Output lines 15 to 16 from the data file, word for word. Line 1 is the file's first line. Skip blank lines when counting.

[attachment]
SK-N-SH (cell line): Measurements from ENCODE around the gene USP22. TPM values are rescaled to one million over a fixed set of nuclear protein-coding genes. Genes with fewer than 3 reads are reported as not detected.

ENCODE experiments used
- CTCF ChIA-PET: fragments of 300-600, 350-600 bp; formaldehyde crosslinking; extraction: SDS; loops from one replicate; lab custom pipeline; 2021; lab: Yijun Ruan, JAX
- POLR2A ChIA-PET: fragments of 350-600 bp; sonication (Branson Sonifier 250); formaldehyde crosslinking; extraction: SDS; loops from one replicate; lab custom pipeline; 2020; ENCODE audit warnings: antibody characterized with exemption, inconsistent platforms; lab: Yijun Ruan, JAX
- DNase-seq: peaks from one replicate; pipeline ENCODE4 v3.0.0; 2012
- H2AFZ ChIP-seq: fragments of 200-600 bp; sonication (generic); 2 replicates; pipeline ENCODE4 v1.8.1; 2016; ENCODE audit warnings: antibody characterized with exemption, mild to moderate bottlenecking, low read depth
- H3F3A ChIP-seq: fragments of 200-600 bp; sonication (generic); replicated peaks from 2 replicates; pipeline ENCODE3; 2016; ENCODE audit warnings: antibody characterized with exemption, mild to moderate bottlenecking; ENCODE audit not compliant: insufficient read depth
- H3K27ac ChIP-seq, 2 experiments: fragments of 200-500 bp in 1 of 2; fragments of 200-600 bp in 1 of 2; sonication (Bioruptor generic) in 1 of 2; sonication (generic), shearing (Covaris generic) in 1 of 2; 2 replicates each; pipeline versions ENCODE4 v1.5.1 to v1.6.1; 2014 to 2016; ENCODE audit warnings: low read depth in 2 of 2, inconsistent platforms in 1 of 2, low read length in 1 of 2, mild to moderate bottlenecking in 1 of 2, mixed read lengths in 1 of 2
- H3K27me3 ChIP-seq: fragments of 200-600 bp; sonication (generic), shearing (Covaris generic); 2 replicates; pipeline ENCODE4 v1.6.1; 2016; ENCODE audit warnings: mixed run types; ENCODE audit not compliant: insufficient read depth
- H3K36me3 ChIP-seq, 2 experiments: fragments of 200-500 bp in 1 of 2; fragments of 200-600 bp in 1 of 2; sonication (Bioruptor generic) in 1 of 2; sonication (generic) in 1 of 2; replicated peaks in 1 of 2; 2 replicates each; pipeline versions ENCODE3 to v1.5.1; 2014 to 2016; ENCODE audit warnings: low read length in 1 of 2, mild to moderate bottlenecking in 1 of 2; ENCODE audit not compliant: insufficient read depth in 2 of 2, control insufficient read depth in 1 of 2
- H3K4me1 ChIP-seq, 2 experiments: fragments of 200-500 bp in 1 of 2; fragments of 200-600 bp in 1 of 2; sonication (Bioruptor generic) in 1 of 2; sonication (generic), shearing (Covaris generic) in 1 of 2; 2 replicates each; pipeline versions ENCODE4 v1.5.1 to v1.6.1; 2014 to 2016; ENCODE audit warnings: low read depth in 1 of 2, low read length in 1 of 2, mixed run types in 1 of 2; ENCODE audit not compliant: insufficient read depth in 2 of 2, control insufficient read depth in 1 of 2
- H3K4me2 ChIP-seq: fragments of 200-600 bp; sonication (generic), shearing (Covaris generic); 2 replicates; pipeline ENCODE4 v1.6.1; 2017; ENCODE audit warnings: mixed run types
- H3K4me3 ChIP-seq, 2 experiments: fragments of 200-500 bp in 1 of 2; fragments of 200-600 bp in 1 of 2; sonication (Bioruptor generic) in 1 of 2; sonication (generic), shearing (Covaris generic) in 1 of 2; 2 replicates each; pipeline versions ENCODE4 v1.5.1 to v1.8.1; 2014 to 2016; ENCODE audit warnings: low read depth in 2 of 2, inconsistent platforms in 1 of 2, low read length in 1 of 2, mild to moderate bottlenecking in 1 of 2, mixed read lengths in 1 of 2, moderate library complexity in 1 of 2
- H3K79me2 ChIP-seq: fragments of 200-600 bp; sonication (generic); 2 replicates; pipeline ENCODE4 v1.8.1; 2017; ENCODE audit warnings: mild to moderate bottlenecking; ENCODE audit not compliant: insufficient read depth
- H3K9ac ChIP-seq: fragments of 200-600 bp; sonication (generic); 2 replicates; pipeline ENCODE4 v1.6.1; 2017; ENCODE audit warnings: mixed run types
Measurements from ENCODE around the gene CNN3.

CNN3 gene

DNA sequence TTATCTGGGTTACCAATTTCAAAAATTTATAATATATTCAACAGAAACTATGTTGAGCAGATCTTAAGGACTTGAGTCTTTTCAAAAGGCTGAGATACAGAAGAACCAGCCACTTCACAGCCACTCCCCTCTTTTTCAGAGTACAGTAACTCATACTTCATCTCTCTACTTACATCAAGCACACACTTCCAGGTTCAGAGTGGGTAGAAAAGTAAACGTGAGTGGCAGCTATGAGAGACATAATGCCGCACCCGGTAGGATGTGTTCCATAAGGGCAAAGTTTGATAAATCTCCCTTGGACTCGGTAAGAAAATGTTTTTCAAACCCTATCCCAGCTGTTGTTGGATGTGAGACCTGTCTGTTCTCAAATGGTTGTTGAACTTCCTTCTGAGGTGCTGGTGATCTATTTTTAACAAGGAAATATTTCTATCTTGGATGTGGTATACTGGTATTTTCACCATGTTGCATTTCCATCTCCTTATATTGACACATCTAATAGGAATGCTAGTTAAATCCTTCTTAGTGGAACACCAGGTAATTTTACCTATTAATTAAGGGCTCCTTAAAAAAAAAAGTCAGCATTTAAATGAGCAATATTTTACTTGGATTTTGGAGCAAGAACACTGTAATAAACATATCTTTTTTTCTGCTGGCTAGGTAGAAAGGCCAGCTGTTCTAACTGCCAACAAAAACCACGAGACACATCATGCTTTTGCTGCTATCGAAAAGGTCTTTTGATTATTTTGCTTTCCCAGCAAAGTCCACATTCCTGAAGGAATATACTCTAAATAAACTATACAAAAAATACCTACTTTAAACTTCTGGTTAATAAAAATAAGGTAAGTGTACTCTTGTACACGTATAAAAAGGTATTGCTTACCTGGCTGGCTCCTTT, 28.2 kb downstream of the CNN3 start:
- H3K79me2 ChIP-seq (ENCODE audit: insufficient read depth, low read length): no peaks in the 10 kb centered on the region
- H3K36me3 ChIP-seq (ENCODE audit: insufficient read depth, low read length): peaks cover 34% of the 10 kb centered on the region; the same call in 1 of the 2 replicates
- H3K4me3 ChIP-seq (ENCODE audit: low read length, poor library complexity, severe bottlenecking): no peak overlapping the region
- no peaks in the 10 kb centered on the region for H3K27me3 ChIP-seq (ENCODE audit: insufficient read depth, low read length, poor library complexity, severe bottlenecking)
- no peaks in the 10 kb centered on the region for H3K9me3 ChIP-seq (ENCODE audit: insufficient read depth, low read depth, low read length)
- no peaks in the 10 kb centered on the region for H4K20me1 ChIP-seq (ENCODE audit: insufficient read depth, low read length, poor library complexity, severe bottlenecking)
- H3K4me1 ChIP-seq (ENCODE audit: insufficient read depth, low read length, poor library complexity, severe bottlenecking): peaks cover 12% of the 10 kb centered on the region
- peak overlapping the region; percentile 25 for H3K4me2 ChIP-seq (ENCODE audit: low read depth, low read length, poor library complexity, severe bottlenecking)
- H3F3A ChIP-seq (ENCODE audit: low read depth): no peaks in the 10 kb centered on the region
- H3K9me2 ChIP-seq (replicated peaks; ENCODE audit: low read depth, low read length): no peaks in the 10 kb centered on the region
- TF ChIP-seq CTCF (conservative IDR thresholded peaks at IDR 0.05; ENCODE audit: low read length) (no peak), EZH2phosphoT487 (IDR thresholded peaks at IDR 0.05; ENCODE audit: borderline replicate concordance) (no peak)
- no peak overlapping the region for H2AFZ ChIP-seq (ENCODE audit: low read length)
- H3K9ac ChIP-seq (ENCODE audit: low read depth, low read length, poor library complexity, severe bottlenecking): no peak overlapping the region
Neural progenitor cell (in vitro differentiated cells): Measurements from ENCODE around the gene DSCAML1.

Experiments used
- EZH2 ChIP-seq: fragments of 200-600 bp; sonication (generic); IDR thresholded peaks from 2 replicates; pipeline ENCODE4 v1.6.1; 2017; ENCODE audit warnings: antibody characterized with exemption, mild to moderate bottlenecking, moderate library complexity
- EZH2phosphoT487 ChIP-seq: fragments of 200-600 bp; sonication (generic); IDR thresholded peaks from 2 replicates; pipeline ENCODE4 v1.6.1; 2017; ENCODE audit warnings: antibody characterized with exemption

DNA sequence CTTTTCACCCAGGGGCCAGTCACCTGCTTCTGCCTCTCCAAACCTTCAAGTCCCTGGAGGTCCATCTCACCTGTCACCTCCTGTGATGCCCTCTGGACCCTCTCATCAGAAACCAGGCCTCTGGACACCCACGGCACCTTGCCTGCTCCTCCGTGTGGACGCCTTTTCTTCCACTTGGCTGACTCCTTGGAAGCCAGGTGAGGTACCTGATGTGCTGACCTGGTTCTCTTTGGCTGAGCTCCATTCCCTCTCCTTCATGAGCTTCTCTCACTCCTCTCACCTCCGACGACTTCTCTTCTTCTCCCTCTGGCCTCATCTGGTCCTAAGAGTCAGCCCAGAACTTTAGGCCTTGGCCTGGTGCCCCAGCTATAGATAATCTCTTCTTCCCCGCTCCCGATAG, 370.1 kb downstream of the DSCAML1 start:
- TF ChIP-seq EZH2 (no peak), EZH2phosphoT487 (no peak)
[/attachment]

- H3K9ac ChIP-seq: fragments of 200-600 bp; sonication (generic); 2 replicates; pipeline ENCODE4 v1.6.1; 2017; ENCODE audit warnings: mixed run types
Measurements from ENCODE around the gene CNN3.